SUPPORTING EVIDENCE: Initial Jobless Claims continue to move along near their historical, frictional lower bound at ~300K, the NFIB “Job Openings Hard to fill” Index continues to advance, Business Hiring Plans continue to make higher highs as does the Job Openings and Quits rate data in the JOLTS survey (Job Opening & Labor Turnover Report).
Further, recent research out of the Philadelphia Fed (HERE), which analyses worker flow and non-participation data from the BLS’s Current Population Survey (CPS), offers compelling evidence that nearly 80% of the decline in the labor force participation rate (LFPR) since the beginning of 2012 is accounted for by the increase in non-participation due to retirement (which, in turn, is driven by domestic age demographic trends).
This analysis, which sits in general agreement with our prior analysis (see: EARLY LOOK: PARTICIPATE), suggests the cyclical impacts of the recession on the LFPR have largely faded, and the secular drivers of the decline in labor force participation - which began in 2000 – are again reemergent.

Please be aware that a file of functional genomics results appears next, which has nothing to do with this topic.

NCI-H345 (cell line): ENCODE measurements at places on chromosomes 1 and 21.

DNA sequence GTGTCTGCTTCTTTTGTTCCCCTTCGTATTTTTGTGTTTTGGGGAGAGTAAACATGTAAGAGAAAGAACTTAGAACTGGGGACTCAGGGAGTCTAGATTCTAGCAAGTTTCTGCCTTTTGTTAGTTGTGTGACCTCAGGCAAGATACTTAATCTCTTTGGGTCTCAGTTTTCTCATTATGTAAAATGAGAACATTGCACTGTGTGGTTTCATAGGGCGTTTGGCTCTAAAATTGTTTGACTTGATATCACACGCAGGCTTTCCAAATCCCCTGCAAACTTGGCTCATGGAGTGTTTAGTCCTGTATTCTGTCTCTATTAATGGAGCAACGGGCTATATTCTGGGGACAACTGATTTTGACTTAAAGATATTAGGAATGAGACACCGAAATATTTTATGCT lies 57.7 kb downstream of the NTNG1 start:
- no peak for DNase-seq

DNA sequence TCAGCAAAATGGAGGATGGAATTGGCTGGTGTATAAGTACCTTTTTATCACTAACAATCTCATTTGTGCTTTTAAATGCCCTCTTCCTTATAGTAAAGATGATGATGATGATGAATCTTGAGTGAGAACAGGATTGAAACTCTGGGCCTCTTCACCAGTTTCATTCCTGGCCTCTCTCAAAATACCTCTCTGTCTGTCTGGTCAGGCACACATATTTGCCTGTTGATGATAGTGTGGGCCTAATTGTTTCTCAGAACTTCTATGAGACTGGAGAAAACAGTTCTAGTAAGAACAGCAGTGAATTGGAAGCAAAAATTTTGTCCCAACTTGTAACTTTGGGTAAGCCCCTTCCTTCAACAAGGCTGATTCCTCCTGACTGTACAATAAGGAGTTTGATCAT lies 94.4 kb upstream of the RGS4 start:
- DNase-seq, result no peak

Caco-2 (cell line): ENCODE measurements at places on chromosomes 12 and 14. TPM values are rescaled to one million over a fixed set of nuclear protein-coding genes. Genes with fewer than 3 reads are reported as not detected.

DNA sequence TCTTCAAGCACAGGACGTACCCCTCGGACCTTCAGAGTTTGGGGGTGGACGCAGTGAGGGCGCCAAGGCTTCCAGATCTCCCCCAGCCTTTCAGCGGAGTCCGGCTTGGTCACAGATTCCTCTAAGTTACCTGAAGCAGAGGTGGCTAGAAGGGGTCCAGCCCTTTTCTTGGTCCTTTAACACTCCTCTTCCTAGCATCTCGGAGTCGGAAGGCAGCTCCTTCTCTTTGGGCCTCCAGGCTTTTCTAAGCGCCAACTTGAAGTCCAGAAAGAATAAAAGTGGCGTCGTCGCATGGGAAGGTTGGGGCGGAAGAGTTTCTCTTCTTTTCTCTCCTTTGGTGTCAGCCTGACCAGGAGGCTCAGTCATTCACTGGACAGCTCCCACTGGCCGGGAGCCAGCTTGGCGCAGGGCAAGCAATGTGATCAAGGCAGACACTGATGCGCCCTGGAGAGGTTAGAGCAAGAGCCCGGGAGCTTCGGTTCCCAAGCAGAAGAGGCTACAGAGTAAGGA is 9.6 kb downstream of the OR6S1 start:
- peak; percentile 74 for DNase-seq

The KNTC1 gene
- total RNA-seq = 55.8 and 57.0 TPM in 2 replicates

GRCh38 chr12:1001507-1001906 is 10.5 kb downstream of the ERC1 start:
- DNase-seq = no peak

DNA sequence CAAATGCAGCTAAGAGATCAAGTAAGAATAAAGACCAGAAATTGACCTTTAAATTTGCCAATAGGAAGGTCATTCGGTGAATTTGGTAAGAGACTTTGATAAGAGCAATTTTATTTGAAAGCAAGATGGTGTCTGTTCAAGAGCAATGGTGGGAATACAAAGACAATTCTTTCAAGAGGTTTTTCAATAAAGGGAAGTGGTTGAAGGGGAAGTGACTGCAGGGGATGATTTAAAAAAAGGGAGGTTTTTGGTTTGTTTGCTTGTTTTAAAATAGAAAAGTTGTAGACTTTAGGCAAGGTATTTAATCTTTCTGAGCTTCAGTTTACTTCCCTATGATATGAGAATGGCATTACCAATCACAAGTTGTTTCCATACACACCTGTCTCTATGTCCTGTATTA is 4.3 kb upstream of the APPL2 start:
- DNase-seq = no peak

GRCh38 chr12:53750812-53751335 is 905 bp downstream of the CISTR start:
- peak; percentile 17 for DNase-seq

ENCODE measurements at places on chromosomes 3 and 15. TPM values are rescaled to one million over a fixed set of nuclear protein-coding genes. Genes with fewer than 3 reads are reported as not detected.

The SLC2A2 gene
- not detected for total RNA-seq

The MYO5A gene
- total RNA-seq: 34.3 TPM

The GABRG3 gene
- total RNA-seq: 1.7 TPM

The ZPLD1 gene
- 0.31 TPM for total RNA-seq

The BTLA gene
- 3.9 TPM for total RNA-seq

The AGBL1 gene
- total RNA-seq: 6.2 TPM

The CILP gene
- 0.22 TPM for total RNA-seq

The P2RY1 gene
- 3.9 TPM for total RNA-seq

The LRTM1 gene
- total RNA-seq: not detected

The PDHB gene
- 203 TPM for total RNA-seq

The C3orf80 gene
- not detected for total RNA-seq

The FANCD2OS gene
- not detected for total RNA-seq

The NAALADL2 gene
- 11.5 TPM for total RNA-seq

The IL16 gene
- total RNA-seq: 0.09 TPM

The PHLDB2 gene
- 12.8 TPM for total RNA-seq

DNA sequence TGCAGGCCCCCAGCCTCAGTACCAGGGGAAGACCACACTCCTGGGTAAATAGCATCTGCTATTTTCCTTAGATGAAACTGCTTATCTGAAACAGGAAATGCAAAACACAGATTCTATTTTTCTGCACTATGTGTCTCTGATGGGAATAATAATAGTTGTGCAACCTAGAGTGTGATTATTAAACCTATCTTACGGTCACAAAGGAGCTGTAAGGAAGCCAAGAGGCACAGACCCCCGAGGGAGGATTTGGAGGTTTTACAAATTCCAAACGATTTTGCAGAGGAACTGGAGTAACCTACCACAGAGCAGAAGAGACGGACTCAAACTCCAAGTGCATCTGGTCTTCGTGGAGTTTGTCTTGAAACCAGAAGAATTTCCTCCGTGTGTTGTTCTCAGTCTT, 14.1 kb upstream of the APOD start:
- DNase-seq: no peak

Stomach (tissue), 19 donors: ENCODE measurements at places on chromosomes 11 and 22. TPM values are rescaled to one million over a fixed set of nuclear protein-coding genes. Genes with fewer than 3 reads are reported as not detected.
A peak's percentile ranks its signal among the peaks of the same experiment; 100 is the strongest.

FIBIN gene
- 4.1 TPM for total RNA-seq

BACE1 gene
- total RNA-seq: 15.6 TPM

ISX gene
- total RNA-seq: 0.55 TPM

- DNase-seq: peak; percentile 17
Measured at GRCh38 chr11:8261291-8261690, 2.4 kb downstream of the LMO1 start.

Source: Shigeru Fujita, Federal Reserve Bank of Philadelphia (study link above)
So, there exists a fairly steady drumbeat of improvement across a range of labor market metrics.
DOES A TIGHTER (than it appears) LABOR MARKET AUGUR RISING WAGE INFLATION?
Recent research from the NY Fed (Here) examining the impact of unemployment duration on compensation growth suggests that long-duration unemployed exert less of an influence on wages than short-duration unemployed.
In the context of a good bank/bad bank labor market model, evidence that short-duration unemployment exerts a disproportionate influence on compensation growth argues that labor market slack may be less than total unemployment figures suggest and inflationary wage pressures greater.
CHICKEN OR EGG? Inflation, however, is generally a lagging indicator and wage inflation vs. broad price inflation presents as a chicken or egg problem. Specifically, can you get wage inflation without rising prices or accelerating demand?